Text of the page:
Convert an Address to Latitude and Longitude

You can pinpoint any place on Earth using a single set of coordinates: latitude and longitude. These coordinates look like a string of numbers. Once you have those numbers, you’ll be able to plug them into a web map, GPS, or other mapping device and find what you’re looking for in an instant — no matter where on the planet it is.

Using latitude and longitude information makes it easy to find your ancestors’ homestead, your own house, the county courthouse in a distant city, or any other location of genealogical interest.

The coordinates are similar to the Xs and Ys you used to plot in algebra class. Imagine if the surface of the Earth could be stretched flat. Then suppose you place a grid on top of the flattened world. You could pinpoint any location by finding the spot where the horizontal and vertical grid lines intersect. The horizontal x-axis is the equator, while the vertical y-axis is the Prime Meridian, which runs through the Greenwich Observatory in England.

Click on the above image to view a larger version.

Chromebooks vs. Windows Laptops: What Should You Buy?

I have written often about the advantages of Chromebooks when compared to Windows systems. (See my past Chromebook articles by starting at http://goo.gl/nz9UMN.) Now Laptop Magazine has published a side-by-side comparison by Anna Attkisson of Chromebooks versus Windows. If you are considering the purchase of either a Windows or Chromebook laptop, you will want to read the article.

Attkisson compares the following:

Funeral Home Offers Drive-Thru Viewing

Click on the image to view a larger version.

The Paradise Funeral Chapel of Saginaw, Michigan, isn’t the first funeral home to offer a drive-though viewing window. However, the funeral home’s services do sound a bit more high-tech than most of the others.

The funeral home has installed a window that displays a body set up in a special area inside the building with a raised and tilted platform for the casket. Curtains over the window automatically open when a car pulls up, and mourners get three minutes to view a body as music plays overhead.

(+) Carry Your Genealogy Database in Your Wristwatch

The following is a Plus Edition article, written by and copyright by Dick Eastman. 

A recent article by Adrian Kingsley-Hughes, published in the ZDnet web site (at http://goo.gl/kbp7Vi), got me thinking about genealogy data. Kingsley-Hughes described Samsung’s new Galaxy Gear S smartwatch, and he compared it to the first iPhone that was released only seven years ago. He points out that many of the smartphone apps that a lot of us now use should work well if converted by programmers to operate on the new smartwatch. Can’t we say the same about genealogy apps? Maybe. Obviously, programmers would have to port the software over to the new watches, but the technology already exists to run and display mobile apps that many of us already use.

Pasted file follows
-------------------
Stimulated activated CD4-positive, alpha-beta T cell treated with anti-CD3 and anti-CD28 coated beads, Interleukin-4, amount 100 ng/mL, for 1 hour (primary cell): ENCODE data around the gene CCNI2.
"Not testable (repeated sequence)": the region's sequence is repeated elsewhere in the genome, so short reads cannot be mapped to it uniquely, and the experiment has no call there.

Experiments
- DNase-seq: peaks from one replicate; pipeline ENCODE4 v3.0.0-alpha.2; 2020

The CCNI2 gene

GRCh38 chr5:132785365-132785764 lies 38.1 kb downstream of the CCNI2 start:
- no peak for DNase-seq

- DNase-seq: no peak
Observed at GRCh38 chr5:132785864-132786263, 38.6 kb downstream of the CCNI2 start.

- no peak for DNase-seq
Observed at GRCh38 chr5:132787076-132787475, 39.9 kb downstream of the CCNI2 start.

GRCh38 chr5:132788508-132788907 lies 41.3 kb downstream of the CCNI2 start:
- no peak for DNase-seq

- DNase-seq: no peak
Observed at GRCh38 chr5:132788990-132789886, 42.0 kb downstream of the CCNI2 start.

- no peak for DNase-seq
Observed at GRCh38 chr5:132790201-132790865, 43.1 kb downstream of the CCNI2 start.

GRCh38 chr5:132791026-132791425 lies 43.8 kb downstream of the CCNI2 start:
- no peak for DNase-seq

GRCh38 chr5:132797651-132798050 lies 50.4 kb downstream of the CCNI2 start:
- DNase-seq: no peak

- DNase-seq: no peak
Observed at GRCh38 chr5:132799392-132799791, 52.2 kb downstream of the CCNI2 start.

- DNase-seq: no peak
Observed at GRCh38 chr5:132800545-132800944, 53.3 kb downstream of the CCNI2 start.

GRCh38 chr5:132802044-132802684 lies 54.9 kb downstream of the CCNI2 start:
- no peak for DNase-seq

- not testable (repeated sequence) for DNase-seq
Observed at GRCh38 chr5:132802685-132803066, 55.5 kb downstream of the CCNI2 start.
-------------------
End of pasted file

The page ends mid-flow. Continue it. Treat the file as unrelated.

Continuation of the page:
Eight years ago, before the invention of smartphones and before the popularity of tablet computers, genealogists were limited to keeping their databases in desktop and laptop computers. A few tablet computers existed in those days but never became popular until Apple released the first iPad. Taking your data with you seven years ago meant carrying a 5- or 6-pound computer although lighter laptop computers have since become popular.

Plus Edition Newsletter Has Been Sent

To all Plus Edition subscribers:

The EOGN Plus Edition newsletter was sent to you a few hours ago. If your email provider blocked it, don’t forget that the latest Plus Edition newsletter is ALWAYS available at: http://www.eogn.com/wp/thisweek.htm. Your email provider cannot block that address so the newsletter is always available to you.

Here are the articles in this week’s Plus Edition newsletter:

(+) What is a Genogram and Why Should I Create One?

Was Jack the Ripper REALLY Identified through DNA? I Doubt It.

Your Picture in an Automobile

What Is the Cloud?

With Genetic Testing, I Gave My Parents the Gift of Divorce

MacBridge for RootsMagic 6: Run RootsMagic on Your Mac without Windows

(+) What is a Genogram and Why Should I Create One?

The following is a Plus Edition article, written by and copyright by Dick Eastman. 

Almost all genealogists are familiar with pedigree charts. These are basic charts for recording parents, grandparents, and earlier generations for an individual. Pedigree charts are used to show bloodlines and are limited to displaying only ancestors. Pedigree charts do not display siblings, cousins, aunts, uncles or other extended relatives. Here is an example of a pedigree chart: